How do the myths of positivists, those spirited defenders of ‘Science’, come to bear upon our commonly shared world? When it comes to the relationship between science and ethics, is the wall that separates ‘facts’ from ‘values’ a valid inference from the evidence, or just another positivistic myth?
One of the essential traits of our mythologies is our difficulty in perceiving them as such. Other people’s mythic stories stand out to us as obvious deviations from what we know is true, but our own beliefs – being necessarily true, or we would not hold them – are excluded from this kind of judgement. At least, this is the broad strokes version; I find I can hold beliefs without expecting them to be true, and Nietzsche also pushed boldly forward in this general direction. Even theists, notoriously tarred by others with the stain of self-deceit, may acknowledge that their own beliefs must be in error somehow: to claim otherwise would be to confuse faith in God with faith in one’s own image of God, a kind of idolatry that is arguably prohibited in the Abrahamic traditions.
Positivists – those that limit their beliefs to the boundary of the testable – are no worse victims of this blindness than anyone else but many have a unique mental defence against mythic self-realisation, namely justifying their entire beliefs as validated by science. This, on closer inspection, is a rather odd claim since positivists wildly disagree with one another – sometimes passionately, and often forcefully – despite claiming identical foundations for their beliefs. The reason for this queer state of affairs is that science does not represent a clean cut box of neatly stacked facts, but rather a haphazard, sometimes contradictory, never quite complete scrapbook of theoretical models and practical measurements. Seeing this edifice as the best foundation for truth is one of the most basic positivist myths.
The original positivist myth, however, is that touted by the person who coined the term ‘positivist’ in the first place, the nineteenth century French intellectual Auguste Comte. Comte was the founder of sociology and (not unrelatedly) of positivism, and believed in “the Law of three stages”, whereby societies (and sciences) evolve from a theological stage, through a metaphysical stage to a final positivist stage, where it is purified of all metaphysics and theology. This ‘science supersedes religion’ story – which I've heard voiced out loud by sci-fi author Ian Banks and others – is reminiscent of the mythologies the early Christian church deployed to stamp out ‘heretical’ religious traditions pre-dating its foundation. It seems positivists are just as prone to mythic visions of progress as their religious cousins.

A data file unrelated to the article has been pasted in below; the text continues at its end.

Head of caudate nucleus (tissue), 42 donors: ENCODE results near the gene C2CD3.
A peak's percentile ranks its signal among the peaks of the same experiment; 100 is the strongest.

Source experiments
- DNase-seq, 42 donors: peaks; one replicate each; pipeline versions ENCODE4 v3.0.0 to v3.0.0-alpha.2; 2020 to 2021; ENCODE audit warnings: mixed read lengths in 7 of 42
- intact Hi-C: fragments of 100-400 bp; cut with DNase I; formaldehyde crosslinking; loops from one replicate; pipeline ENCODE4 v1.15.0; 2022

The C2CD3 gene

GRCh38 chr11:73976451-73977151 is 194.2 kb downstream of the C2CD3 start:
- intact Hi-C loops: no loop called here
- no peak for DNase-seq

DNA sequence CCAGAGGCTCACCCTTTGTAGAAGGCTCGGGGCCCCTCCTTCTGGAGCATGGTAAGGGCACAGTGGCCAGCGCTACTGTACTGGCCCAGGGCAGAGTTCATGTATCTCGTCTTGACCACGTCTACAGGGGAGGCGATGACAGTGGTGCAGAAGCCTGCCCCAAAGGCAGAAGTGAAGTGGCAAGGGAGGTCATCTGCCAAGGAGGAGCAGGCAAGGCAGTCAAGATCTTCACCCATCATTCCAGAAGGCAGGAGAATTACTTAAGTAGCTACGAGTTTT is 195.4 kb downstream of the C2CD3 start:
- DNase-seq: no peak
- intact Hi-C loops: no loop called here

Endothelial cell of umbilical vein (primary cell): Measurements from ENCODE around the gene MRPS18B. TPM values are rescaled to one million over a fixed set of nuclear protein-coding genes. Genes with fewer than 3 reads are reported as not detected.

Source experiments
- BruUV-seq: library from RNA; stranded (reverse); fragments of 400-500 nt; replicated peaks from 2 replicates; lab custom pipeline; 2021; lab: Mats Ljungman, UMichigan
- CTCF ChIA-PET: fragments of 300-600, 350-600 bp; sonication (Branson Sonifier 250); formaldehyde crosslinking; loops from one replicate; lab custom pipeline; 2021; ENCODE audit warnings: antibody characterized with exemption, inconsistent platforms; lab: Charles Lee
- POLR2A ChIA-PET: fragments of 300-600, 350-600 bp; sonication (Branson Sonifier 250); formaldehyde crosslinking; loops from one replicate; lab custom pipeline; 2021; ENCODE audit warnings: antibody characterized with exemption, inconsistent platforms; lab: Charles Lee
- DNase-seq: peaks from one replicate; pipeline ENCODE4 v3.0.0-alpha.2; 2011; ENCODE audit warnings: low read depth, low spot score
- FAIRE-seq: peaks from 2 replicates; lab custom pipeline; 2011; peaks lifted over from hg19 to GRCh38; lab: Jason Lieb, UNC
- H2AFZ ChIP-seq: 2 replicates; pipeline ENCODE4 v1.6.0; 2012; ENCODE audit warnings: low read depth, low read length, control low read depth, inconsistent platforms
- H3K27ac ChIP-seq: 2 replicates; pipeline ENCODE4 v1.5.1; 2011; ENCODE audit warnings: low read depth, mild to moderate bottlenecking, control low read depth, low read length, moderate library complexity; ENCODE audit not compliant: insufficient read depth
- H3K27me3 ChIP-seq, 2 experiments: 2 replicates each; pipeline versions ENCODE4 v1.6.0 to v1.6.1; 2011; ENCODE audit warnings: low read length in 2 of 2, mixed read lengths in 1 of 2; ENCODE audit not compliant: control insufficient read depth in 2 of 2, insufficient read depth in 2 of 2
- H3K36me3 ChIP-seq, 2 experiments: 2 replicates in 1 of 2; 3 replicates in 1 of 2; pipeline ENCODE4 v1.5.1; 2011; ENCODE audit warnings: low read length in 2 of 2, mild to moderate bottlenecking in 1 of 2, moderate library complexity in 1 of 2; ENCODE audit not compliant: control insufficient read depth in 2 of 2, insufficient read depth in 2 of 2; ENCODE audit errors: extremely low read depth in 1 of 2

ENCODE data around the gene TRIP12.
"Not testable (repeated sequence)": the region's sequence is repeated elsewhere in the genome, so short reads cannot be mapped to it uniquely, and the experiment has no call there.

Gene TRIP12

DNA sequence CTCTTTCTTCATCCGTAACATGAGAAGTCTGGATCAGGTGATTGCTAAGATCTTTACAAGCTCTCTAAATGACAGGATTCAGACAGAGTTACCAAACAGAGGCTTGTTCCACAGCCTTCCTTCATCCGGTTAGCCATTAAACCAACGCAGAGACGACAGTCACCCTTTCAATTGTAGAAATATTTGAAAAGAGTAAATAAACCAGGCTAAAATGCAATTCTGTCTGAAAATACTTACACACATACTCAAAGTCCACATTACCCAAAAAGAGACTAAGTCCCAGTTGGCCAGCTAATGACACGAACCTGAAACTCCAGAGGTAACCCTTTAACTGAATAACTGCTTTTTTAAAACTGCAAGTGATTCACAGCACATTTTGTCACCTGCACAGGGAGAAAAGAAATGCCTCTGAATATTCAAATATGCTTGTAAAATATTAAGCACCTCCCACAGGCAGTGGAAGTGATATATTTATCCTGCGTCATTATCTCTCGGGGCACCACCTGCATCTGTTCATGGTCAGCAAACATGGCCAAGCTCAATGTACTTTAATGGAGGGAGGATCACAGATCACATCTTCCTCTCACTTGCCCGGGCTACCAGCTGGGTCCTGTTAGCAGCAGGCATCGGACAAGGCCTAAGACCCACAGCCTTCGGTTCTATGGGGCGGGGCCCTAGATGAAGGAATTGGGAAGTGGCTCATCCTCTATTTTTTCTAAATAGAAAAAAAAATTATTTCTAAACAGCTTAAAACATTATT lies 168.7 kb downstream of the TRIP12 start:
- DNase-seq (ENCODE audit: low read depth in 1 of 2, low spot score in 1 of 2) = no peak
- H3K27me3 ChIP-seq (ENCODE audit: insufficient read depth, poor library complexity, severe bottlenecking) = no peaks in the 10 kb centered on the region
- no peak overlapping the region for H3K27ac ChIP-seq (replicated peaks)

Another common positivist mythology is what Mary Midgley has dubbed ‘science as salvation’ - the view that whatever problem we face, it can be solved by further research into new technologies. Positivistic faith in technological immortality is one example I’ve discussed before, a bizarre way of wishing for doom and believing it to be liberation. Equally odd is the ‘flee the dying planet’ myth embedded in a great many science fiction stories: if we cannot co-operate sufficiently to stabilise our terrestrial environment, the colossally impractical expansion beyond our world is a tall order indeed. It is striking that after the detonation of the first atom bombs, some of our finest nerds were convinced our civilisation had a life expectancy measured in mere decades – this eschatological myth would seem to be in direct opposition to ‘flee the planet’, yet it often feeds directly into it.
Eschatology - the “study” of the end of all things – is where positivist mythology really puts itself on a par with its religious predecessors. Man has always been obsessed with stories of his own destruction (women, thankfully, have been rather less enamoured with this kind of doomsaying). Science fiction, the mythic wellspring for positivists, is packed to the gills with stories of our extinction, or post-apocalyptic stories of our near-extinction. Some philosophers, stoically abandoning philosophy in favour of their own engaging mythologies, turn extinction into the centre point of a myth that might be uncharitably called ‘doom worship’ (or perhaps ‘dead certainty’). I’ve always found these kinds of stories oddly reminiscent of the eschatologies of early human cultures, many of which accepted as a given the transitory nature of existence.